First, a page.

The strike continued for months. South Carolina’s governor declared a state of emergency and a 9 pm to 5 am curfew, and ordered 1,000 state troopers and National Guardsmen to patrol the city. Workers, family members, and students were arrested nightly at demonstrations held in defiance of the curfew. Coretta Scott King marched with the workers, was arrested, and addressed a mass meeting at Morris Brown AME church. The strike lasted 113 days, until the hospital promised to rehire the fired workers and use a new grievance process for resolving complaints. Some strikers said this was the first time they had received at least some recognition from the hospital. Momentum from the strike also spurred increased Black voter registration in Charleston.

In 1970, in Charleston’s formerly segregated Francis Marion Hotel, Septima Clark was honored with a banquet where the SCLC celebrated her contributions to the civil rights movement. Clark, age 72, was retiring from the SLCC, but was far from finished with her work as an outspoken activist, educator, and leader.

Images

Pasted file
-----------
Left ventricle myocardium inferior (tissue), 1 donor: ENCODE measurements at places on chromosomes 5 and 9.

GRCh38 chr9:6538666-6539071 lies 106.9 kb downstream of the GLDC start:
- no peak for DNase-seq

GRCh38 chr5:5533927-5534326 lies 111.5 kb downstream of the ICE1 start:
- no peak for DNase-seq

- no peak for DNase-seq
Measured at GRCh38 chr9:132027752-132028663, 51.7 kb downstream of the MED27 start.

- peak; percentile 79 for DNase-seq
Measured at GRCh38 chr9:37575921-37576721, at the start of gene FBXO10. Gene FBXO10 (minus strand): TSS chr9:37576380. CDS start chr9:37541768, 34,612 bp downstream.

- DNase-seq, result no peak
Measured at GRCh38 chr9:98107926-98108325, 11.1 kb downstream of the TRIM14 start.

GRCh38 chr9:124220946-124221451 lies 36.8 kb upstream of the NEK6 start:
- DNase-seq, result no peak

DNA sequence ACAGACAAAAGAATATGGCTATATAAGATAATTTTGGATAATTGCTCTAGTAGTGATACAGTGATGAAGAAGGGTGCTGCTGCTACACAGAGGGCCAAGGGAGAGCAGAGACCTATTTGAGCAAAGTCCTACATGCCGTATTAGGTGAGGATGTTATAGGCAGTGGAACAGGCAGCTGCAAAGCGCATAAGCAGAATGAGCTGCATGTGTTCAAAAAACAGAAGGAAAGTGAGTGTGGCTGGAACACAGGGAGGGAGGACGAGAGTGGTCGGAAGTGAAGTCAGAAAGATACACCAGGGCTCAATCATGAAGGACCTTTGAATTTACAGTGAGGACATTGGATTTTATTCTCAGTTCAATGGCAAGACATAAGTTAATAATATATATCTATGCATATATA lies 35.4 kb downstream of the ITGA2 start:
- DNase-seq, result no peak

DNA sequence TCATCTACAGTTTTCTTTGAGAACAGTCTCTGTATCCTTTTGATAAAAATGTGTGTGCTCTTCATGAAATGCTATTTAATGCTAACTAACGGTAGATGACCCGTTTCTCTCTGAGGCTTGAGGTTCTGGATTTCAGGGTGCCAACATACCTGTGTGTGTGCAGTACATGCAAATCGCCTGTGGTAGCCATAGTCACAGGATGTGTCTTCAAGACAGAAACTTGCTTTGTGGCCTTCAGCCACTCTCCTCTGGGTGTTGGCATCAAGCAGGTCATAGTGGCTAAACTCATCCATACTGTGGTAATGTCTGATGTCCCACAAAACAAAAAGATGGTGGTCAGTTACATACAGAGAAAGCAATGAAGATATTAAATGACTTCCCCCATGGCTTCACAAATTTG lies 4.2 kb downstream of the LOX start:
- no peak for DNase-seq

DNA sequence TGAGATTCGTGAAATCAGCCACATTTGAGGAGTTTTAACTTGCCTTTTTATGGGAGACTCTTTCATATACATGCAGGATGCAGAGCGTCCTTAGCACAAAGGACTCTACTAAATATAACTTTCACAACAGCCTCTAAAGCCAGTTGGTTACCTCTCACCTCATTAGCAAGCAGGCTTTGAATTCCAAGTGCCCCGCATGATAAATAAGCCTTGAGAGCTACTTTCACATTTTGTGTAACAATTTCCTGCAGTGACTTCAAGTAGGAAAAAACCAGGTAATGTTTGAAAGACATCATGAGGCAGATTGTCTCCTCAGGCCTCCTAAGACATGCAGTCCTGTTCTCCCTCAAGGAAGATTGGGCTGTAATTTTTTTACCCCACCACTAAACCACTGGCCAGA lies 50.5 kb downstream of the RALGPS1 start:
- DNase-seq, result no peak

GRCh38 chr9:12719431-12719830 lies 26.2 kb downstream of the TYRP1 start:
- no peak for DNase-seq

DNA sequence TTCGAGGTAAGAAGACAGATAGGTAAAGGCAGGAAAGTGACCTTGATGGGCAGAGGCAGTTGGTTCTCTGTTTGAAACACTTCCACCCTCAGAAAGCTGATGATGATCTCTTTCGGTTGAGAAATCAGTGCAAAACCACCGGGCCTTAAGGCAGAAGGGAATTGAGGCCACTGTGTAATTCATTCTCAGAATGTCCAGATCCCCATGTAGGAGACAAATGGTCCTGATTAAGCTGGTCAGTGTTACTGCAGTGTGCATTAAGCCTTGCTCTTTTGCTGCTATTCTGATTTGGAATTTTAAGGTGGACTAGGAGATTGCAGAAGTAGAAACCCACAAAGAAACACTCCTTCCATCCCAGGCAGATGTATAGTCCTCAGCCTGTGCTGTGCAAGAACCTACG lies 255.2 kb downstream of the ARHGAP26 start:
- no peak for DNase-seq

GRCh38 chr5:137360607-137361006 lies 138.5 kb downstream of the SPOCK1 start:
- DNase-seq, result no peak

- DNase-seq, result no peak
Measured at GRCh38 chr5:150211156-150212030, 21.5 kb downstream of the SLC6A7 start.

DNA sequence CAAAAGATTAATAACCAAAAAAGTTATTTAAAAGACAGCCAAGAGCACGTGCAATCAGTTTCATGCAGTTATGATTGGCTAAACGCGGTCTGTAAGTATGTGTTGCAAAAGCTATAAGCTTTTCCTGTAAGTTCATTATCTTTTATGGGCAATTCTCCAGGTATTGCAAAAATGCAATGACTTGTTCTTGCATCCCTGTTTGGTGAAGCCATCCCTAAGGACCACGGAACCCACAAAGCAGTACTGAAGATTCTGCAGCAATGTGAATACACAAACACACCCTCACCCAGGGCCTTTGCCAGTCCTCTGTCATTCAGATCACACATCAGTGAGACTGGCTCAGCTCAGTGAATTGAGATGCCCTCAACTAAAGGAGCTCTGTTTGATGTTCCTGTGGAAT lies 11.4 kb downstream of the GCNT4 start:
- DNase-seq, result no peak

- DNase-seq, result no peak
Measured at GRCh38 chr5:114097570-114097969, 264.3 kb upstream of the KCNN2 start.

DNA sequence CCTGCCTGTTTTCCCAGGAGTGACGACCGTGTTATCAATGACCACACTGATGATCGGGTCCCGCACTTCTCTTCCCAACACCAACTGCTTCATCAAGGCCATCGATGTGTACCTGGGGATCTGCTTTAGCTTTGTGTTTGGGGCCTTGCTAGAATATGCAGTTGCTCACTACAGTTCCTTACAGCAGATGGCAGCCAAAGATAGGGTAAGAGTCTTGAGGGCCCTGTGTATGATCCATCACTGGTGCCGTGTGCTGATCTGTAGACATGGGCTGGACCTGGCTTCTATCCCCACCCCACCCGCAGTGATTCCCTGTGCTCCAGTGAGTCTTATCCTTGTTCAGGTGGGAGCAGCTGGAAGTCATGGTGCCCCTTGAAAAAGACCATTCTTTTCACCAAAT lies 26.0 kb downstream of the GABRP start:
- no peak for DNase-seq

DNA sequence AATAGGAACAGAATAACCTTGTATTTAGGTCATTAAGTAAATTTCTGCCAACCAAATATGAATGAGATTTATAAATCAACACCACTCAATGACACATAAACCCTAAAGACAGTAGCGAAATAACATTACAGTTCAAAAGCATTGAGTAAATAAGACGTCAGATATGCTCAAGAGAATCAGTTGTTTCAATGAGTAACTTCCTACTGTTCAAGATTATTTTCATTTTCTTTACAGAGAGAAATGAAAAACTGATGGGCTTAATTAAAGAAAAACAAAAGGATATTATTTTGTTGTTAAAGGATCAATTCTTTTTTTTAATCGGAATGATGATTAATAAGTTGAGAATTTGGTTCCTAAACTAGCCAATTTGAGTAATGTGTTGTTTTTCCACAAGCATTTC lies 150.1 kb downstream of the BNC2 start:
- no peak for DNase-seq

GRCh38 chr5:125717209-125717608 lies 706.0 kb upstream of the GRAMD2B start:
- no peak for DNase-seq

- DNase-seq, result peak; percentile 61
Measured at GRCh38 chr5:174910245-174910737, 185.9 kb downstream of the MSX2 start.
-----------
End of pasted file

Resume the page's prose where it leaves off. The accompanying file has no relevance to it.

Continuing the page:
Hospital Workers Strike Historical Marker, 173 Ashley Avenue, 2023.
Hospital Workers Strike Historical Marker, 173 Ashley Avenue, 2023. In May 1969, this block of Ashley Avenue filled with striking workers and their supporters. At that time, Septima Clark was a staff worker for the Southern Christian Leadership Conference (SCLC), which came to town to support the strikers.
1965 John's Island - Study of health programs and early childhood deaths. In Septima P. Clark Scrapbook page 31
1965 John's Island - Study of health programs and early childhood deaths. In Septima P. Clark Scrapbook page 31 Children on Johns Island, SC, 1965, where Clark was studying health programs and early childhood deaths. Source: Courtesy Avery Research Center for African American History and Culture, College of Charleston, Charleston, SC.
SPC with children
SPC with children Septima Clark with children on Johns Island, SC, 1965. Source: Avery Research Center for African American History and Culture, College of Charleston, Charleston, SC.
SPC tenderly guides the hand of a Citizenship Education Program student, Alabama 1966.
SPC tenderly guides the hand of a Citizenship Education Program student, Alabama 1966. Septima Clark guides the hand of a Citizenship Education Program student, Alabama, 1966. Source: Photo by Bob Fitch.
Coverage of 1967 King speech in Charleston